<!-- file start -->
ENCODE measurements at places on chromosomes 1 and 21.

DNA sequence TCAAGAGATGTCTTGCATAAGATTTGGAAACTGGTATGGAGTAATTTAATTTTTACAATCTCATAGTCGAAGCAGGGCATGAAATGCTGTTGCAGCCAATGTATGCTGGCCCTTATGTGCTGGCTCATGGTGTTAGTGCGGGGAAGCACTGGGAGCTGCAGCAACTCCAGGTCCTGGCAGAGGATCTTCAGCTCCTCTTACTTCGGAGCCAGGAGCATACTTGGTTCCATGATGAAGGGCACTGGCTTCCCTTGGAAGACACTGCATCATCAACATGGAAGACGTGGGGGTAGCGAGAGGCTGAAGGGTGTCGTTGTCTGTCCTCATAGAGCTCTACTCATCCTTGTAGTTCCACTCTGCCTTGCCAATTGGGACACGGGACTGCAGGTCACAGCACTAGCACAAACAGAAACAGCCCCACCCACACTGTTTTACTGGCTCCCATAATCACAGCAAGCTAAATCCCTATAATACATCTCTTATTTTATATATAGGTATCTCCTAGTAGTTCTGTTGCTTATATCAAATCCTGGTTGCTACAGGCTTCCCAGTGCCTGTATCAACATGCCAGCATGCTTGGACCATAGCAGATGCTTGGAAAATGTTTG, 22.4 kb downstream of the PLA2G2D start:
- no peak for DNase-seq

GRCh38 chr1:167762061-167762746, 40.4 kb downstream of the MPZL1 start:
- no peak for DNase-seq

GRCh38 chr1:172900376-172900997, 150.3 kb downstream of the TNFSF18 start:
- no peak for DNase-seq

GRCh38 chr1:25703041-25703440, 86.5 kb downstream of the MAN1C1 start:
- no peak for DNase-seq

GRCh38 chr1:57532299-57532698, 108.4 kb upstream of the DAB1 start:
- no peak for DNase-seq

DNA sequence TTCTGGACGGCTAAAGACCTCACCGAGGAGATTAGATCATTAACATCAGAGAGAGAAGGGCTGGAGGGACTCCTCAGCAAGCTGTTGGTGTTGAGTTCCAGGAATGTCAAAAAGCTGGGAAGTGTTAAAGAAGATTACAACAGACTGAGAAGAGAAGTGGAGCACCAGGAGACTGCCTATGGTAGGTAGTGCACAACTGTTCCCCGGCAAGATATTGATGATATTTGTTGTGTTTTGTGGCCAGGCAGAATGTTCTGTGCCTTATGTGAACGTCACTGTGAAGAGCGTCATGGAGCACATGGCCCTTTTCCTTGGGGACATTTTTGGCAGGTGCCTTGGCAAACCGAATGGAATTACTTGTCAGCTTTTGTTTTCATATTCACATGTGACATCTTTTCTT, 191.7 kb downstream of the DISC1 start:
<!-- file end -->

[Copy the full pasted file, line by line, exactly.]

ENCODE measurements at places on chromosomes 1 and 21.

DNA sequence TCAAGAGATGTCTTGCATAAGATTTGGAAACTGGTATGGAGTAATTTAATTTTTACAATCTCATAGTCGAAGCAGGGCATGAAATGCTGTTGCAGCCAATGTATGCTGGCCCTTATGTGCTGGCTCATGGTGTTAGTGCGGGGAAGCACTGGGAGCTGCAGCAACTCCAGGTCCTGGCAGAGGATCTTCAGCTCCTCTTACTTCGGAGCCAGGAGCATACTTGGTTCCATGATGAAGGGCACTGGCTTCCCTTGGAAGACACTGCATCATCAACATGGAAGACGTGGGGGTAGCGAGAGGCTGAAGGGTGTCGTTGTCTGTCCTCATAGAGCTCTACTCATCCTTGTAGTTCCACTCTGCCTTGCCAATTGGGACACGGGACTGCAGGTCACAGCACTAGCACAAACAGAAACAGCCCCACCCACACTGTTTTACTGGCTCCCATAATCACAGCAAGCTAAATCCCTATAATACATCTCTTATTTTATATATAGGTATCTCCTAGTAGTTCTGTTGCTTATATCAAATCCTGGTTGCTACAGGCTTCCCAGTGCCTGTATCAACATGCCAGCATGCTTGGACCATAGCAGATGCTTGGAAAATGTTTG, 22.4 kb downstream of the PLA2G2D start:
- no peak for DNase-seq

GRCh38 chr1:167762061-167762746, 40.4 kb downstream of the MPZL1 start:
- no peak for DNase-seq

GRCh38 chr1:172900376-172900997, 150.3 kb downstream of the TNFSF18 start:
- no peak for DNase-seq

GRCh38 chr1:25703041-25703440, 86.5 kb downstream of the MAN1C1 start:
- no peak for DNase-seq

GRCh38 chr1:57532299-57532698, 108.4 kb upstream of the DAB1 start:
- no peak for DNase-seq

DNA sequence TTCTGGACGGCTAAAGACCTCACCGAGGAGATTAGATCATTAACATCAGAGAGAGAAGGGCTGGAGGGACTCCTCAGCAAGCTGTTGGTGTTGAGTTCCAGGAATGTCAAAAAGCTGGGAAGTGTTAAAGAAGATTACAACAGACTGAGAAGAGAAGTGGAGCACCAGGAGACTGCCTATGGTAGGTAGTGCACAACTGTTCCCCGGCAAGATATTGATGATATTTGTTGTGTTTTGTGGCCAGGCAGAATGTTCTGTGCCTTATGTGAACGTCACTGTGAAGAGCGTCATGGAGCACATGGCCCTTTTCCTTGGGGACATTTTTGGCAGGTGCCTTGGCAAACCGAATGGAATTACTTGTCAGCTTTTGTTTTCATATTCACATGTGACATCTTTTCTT, 191.7 kb downstream of the DISC1 start: